PopHorror: I love stories of people discovering horror at young ages. And it still blows my mind that people don’t like horror. I don’t understand it.

Jeffrey A. Brown: Yeah! I mean, I get it, because there’s definitely types of movies that I’m not partial to. Like I’m not a big musical person. I do appreciate a musical here and there, like Singin’ in the Rain is an amazing movie; The Umbrellas of Cherbourg is great. But generally, I’m not going to put one on, you know? And I’m sure someone could say, “How can you not like musicals? They’re so pretty and so joyous.” That’s the same thing with horror. Those two genres are kind of fantasy from the get-go. There’s a sense of fantasy in both of them. I guess I’m the dark side of the yin-yang. 

PopHorror: Oh, absolutely! And I know that Covid has stalled a lot of projects and a lot of things have been cancelled, but what’s up for you next?

Jeffrey A. Brown: I’ve been writing a lot during Covid. And you’re right. I live in New York City, and I’m in the production world. It’s been my job for the last 20 years. Production halted completely here, and it’s definitely back up and running now, but I’m noticing that most of what is going are TV shows. Episodic television is shooting, whereas movies have really, really stalled unless they had started filming before Covid, and then they had to finish them. Those are going. But movies have stalled. So, I’ve been writing a lot. I always would write.

When we were cutting The Beach House, I had three or four scripts, and I was just kind of taking what I learned from making The Beach House and applying them to the scripts, because I think the biggest thing was about the relationship between the script and the shoot and the edit. If you haven’t been through the process, it’s kind of hard to know what’s important in the script and what’s important in the shoot, because it all plays into the edit. There are some aspects of the movie that were on the cutting room floor, and it was one of those lessons where the editor was like, “If you don’t draw attention to it, no one is going to ask that question.” Whereas when you’re writing it, you’re like, “Well, the audience is going to wonder, ‘What about this thing?'”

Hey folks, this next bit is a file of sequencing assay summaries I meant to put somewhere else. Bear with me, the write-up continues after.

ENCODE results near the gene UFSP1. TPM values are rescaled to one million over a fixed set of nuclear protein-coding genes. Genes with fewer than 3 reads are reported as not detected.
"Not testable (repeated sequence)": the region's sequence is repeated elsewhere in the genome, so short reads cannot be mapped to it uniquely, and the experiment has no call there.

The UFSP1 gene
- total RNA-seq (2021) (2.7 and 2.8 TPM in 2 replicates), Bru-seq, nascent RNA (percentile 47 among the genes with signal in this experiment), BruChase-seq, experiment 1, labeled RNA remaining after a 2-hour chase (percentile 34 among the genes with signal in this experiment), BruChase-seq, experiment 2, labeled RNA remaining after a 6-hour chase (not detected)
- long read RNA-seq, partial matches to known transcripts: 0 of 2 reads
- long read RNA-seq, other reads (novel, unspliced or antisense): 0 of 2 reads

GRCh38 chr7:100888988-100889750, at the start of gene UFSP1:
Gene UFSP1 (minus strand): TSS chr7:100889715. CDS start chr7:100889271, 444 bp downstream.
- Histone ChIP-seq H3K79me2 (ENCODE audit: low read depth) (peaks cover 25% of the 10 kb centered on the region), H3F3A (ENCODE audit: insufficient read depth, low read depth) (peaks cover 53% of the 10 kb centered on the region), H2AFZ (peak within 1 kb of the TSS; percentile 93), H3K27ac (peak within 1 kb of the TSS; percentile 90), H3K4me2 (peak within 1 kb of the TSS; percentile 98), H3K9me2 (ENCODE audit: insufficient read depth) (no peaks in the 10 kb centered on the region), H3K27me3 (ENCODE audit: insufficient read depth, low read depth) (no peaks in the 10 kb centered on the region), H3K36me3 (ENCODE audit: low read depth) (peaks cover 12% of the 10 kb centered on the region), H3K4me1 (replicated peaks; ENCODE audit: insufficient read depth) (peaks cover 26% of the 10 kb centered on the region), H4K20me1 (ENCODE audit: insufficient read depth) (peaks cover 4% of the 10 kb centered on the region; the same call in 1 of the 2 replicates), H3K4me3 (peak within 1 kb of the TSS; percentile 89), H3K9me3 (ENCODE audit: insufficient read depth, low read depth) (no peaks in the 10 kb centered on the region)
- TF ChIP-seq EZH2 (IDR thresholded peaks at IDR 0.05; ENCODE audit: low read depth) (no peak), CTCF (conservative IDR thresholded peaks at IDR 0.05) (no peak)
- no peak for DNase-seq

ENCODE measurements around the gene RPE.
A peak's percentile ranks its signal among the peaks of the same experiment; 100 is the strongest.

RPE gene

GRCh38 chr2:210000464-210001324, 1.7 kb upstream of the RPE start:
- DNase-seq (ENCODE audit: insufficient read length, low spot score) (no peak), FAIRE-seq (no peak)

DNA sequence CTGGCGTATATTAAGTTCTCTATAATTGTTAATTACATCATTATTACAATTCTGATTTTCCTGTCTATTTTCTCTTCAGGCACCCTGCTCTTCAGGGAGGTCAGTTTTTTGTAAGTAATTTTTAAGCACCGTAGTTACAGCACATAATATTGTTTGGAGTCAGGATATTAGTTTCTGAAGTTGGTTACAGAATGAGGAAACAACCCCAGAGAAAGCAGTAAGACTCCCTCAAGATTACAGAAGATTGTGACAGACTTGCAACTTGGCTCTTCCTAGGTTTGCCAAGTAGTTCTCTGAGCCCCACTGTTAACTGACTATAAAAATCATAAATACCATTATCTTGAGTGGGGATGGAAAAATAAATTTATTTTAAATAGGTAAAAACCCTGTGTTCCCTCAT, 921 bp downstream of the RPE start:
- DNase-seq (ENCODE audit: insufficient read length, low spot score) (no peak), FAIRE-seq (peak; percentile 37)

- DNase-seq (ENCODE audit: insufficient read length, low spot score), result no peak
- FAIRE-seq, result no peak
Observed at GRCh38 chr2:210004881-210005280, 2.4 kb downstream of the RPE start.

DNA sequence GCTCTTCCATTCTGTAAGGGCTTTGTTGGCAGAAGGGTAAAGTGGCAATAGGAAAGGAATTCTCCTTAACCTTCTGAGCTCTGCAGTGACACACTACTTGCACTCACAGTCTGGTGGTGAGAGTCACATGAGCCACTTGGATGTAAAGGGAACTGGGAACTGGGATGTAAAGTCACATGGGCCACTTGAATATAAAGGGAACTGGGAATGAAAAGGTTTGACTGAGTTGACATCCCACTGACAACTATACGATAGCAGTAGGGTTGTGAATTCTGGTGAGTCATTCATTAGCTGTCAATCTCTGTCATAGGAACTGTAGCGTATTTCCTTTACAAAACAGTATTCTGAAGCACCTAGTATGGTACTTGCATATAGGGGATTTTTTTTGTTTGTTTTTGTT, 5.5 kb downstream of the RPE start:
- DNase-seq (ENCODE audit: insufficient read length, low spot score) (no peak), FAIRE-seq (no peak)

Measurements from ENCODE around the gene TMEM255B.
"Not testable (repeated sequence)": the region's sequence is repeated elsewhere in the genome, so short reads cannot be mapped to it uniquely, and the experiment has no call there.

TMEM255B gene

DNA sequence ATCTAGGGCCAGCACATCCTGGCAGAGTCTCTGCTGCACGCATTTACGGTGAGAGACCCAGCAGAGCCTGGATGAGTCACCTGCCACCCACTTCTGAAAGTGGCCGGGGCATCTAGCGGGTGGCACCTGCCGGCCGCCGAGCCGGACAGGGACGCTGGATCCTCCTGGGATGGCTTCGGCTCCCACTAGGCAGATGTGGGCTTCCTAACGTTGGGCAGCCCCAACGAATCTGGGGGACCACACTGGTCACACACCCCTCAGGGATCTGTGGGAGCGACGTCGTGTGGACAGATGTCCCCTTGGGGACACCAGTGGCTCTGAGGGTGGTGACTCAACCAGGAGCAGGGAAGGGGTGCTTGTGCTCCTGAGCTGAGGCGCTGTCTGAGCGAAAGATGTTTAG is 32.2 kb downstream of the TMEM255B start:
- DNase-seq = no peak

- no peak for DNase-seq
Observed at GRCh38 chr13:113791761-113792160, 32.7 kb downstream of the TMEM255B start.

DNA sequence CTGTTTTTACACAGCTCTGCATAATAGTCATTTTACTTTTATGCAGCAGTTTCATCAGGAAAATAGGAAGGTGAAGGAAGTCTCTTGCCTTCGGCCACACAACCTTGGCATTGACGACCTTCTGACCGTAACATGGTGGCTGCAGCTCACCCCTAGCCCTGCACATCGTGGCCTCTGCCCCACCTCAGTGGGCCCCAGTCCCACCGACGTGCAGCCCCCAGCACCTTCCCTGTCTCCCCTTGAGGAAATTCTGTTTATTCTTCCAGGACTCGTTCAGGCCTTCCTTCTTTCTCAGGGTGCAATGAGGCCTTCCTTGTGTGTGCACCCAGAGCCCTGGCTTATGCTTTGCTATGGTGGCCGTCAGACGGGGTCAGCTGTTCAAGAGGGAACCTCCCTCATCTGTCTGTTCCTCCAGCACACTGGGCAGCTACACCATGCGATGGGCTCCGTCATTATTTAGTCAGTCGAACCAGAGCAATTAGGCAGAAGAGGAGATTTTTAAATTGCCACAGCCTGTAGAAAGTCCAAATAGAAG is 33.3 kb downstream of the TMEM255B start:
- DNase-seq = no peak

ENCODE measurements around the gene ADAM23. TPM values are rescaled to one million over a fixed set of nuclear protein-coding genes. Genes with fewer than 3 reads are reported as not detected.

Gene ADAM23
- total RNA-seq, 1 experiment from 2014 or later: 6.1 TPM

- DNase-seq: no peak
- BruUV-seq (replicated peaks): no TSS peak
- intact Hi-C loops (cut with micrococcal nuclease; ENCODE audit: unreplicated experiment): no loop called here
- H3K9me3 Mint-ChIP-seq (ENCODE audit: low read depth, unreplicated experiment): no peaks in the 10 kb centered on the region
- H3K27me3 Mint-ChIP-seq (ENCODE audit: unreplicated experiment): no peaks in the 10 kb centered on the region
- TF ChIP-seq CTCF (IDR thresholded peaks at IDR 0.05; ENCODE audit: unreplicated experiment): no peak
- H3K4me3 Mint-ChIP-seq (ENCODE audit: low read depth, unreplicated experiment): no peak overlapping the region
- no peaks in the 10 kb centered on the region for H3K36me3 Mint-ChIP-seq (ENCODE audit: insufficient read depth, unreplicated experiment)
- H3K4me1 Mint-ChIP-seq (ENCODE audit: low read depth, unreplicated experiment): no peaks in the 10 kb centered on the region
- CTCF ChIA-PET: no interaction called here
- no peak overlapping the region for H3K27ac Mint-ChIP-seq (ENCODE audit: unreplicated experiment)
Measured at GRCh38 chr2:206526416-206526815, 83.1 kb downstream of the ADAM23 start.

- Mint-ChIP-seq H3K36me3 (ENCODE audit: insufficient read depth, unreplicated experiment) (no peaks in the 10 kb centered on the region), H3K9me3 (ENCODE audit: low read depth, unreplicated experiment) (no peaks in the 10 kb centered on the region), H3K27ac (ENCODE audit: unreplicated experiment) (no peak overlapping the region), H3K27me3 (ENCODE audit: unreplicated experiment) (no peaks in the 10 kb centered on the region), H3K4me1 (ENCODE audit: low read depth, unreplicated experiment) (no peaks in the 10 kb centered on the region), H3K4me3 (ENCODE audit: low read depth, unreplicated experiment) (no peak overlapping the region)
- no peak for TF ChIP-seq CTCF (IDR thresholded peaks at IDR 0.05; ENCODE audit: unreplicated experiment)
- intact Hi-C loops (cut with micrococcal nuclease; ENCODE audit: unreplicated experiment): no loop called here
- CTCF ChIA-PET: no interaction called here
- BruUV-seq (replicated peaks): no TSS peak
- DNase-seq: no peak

It’s a learning process through that, so I applied that to some scripts I had already written. I optioned a novel, so I’m still working on the adaptation of that. Just a lot of writing and trying to get the next one off the ground. Hopefully, you’ll see another one from me in the next year.

PopHorror: That’s exciting! Just one last question for you, Jeffrey. What is your favorite scary movie?

Jeffrey A. Brown: Aw, man. There’s like movies that you love, and then there’s the great movies. I love Alien. I guess that would be way up there. That’s a genius movie. I think The Texas Chain Saw Massacre is genius. The Exorcist is great. I could go on. The Lost Boys was a big one when I was a kid. I loved that movie, but I have trouble saying that it’s a horror movie on the level of Alien and The Exorcist. I love Videodrome. I think that’s a genius movie, and I’ve seen that too many times. That’s one of my favorite films.

Thank you so much, Jeffrey, for taking the time to speak with us. Be sure to check out The Beach House, currently playing on Shudder and is now also available on VOD, Digital HD, BD and DVD.

About Tiffany Blem

Horror lover, dog mommy, book worm, EIC of PopHorror.